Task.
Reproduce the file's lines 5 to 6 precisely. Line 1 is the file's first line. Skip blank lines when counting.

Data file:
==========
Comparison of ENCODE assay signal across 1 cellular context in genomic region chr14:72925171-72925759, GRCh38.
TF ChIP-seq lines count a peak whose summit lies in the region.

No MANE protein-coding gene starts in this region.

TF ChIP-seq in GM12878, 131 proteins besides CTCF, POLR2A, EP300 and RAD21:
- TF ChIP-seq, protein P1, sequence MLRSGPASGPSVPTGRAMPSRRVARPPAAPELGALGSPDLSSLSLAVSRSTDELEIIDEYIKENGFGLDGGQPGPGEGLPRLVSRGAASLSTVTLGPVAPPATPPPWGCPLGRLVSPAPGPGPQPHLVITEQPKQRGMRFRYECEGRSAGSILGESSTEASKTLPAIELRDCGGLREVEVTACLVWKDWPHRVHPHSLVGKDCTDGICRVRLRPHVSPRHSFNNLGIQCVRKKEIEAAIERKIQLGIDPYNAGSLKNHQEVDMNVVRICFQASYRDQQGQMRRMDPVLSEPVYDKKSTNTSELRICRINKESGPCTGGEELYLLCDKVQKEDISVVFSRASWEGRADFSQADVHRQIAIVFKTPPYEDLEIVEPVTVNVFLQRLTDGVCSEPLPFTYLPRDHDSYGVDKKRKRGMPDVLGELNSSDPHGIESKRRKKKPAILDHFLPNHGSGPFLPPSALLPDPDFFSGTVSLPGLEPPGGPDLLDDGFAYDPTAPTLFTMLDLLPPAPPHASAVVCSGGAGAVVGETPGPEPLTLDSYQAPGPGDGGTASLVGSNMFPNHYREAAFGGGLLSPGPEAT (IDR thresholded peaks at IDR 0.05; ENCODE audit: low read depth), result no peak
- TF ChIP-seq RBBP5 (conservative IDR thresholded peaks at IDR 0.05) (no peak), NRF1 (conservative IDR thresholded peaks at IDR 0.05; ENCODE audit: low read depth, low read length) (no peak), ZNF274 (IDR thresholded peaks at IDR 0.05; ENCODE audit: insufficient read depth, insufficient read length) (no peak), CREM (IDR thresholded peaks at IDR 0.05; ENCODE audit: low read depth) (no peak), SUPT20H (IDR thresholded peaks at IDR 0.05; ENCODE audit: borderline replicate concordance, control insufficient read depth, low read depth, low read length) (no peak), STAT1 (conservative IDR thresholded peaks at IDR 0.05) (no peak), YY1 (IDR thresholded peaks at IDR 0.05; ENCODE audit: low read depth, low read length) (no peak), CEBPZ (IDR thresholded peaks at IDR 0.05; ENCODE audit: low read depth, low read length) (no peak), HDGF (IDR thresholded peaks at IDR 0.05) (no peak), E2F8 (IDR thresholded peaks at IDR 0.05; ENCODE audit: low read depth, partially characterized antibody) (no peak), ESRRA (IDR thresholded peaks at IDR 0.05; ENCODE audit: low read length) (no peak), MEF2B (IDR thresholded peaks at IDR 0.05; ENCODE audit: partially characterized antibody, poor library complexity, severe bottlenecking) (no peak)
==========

- TF ChIP-seq, protein P1, sequence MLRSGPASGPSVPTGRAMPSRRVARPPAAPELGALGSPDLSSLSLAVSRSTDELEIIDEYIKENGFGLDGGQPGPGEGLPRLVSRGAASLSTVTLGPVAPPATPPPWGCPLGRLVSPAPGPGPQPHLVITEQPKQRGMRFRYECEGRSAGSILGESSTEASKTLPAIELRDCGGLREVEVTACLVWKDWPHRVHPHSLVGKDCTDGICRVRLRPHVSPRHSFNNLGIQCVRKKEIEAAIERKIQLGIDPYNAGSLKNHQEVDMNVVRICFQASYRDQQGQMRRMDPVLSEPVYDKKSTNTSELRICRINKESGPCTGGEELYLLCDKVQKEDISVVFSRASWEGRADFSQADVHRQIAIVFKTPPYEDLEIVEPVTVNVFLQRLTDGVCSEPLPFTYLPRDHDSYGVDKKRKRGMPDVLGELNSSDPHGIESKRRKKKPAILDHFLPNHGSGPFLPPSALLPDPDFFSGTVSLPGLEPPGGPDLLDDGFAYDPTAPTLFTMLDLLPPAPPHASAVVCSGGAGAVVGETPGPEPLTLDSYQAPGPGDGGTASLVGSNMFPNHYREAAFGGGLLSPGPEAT (IDR thresholded peaks at IDR 0.05; ENCODE audit: low read depth), result no peak
- TF ChIP-seq RBBP5 (conservative IDR thresholded peaks at IDR 0.05) (no peak), NRF1 (conservative IDR thresholded peaks at IDR 0.05; ENCODE audit: low read depth, low read length) (no peak), ZNF274 (IDR thresholded peaks at IDR 0.05; ENCODE audit: insufficient read depth, insufficient read length) (no peak), CREM (IDR thresholded peaks at IDR 0.05; ENCODE audit: low read depth) (no peak), SUPT20H (IDR thresholded peaks at IDR 0.05; ENCODE audit: borderline replicate concordance, control insufficient read depth, low read depth, low read length) (no peak), STAT1 (conservative IDR thresholded peaks at IDR 0.05) (no peak), YY1 (IDR thresholded peaks at IDR 0.05; ENCODE audit: low read depth, low read length) (no peak), CEBPZ (IDR thresholded peaks at IDR 0.05; ENCODE audit: low read depth, low read length) (no peak), HDGF (IDR thresholded peaks at IDR 0.05) (no peak), E2F8 (IDR thresholded peaks at IDR 0.05; ENCODE audit: low read depth, partially characterized antibody) (no peak), ESRRA (IDR thresholded peaks at IDR 0.05; ENCODE audit: low read length) (no peak), MEF2B (IDR thresholded peaks at IDR 0.05; ENCODE audit: partially characterized antibody, poor library complexity, severe bottlenecking) (no peak)